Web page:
A medieval reenactment troupe find it increasingly difficult to keep their family-like group together, with pressure from local law enforcement, interest from entertainment agents and a growing sense of delusion from their leader.
Two horror tales based on short stories by Edgar Allan Poe directed by two famous horror directors, George A. Romero and Dario Argento. A greedy wife kills her husband, but not completely. A sleazy reporter adopts a strange black cat.
Following an ever-growing epidemic of zombies that have risen from the dead, two Philadelphia S.W.A.T. team members, a traffic reporter, and his television executive girlfriend seek refuge in a secluded shopping mall.
When Allan becomes a quadriplegic he loses all hope for living until he meets Ella - a monkey trained to fetch and carry for him around the house, obeying him in all things. But Ella is part of another experiment, and when she starts responding to Allan's underlying rage and frustration she has the ability to carry out her master's darkest wishes.Written by
David Carroll <firstname.lastname@example.org>
This was George A. Romero's first studio film. However, the studio he was working with, Orion Pictures, had re-cut the film against Romero's wishes which contributed to the box office failure of the film. Afterwards, Romero went back to independent filmmaking until The Dark Half (1993) (also from Orion). See more »
(at around 1h 40 mins) Ella urinates on Allan as a sign of mating, but it's actually the male capuchin who urinates on its mate. This would suggest that Ella is in fact a male capuchin. See more »
Earlier versions of Monkey Shines allegedly contained a bizarre brain surgery scene, as well as several abusive scenes involving the small monkey, Ellie. Although the scenes were all staged and no animals were harmed in the making of the movie, the filmmakers decided it would be better to simply leave them out to avoid conflicts. See more »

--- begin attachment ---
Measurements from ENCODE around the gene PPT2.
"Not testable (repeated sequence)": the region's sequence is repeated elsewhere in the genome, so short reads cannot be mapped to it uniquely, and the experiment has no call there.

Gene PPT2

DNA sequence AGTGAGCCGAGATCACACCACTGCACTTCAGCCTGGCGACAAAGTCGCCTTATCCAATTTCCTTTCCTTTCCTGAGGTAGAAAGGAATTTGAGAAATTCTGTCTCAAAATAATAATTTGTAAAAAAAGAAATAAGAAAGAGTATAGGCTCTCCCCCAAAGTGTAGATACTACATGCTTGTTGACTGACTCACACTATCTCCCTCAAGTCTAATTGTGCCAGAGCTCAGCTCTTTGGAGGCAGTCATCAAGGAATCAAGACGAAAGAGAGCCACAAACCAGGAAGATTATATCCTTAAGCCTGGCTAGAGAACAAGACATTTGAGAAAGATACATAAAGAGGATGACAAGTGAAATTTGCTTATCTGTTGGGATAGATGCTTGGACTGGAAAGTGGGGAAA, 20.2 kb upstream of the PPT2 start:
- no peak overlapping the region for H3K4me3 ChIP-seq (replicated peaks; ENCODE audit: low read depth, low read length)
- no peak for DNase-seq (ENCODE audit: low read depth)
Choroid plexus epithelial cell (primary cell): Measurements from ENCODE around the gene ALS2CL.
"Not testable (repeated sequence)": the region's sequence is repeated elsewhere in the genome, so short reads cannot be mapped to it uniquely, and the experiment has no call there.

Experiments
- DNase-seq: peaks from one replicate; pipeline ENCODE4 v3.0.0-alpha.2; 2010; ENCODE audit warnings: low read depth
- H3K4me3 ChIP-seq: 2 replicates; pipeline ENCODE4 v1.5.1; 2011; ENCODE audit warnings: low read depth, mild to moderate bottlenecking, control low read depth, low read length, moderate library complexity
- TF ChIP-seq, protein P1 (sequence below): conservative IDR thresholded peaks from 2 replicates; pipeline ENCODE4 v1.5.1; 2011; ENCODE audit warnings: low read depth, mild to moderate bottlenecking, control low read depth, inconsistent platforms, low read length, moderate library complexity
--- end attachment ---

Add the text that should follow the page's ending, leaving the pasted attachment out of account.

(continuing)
"Monkey Shines" is an honorable effort that doesn't quite work. It deserves credit for originality, but falls short of the mark.
The concept is interesting, but the execution leaves much to be desired. A paralyzed man's life is made easier with the help of Ellie, a monkey trained to help disabled people get by with their daily lives. However, she used to be a lab animal who has had human brain cells injected in experiments. A bond forms between the two, and she acts out his violent desires.
The final act does a good job in delivering the goods, but the film takes too long to get going, diluting the overall effect. In fact, at times one almost forgets it's supposed to be a horror movie. When it gets going, it works, although the very ending is a bit much.
I'm still not sure the sci-fi gimmick was necessary. Surely they could have done pretty much the same things without it? Something more supernaturally orientated perhaps? Still, I admired Romero's willingness to take chances and try his hand at a more subdued thriller. Jason Beghe does a credible job in the role, and we are offered a rare glance at the frustrations of the disabled. A tighter film would have better achieved the director's goals.
**1/2 (out of ****)
An Orion Pictures release
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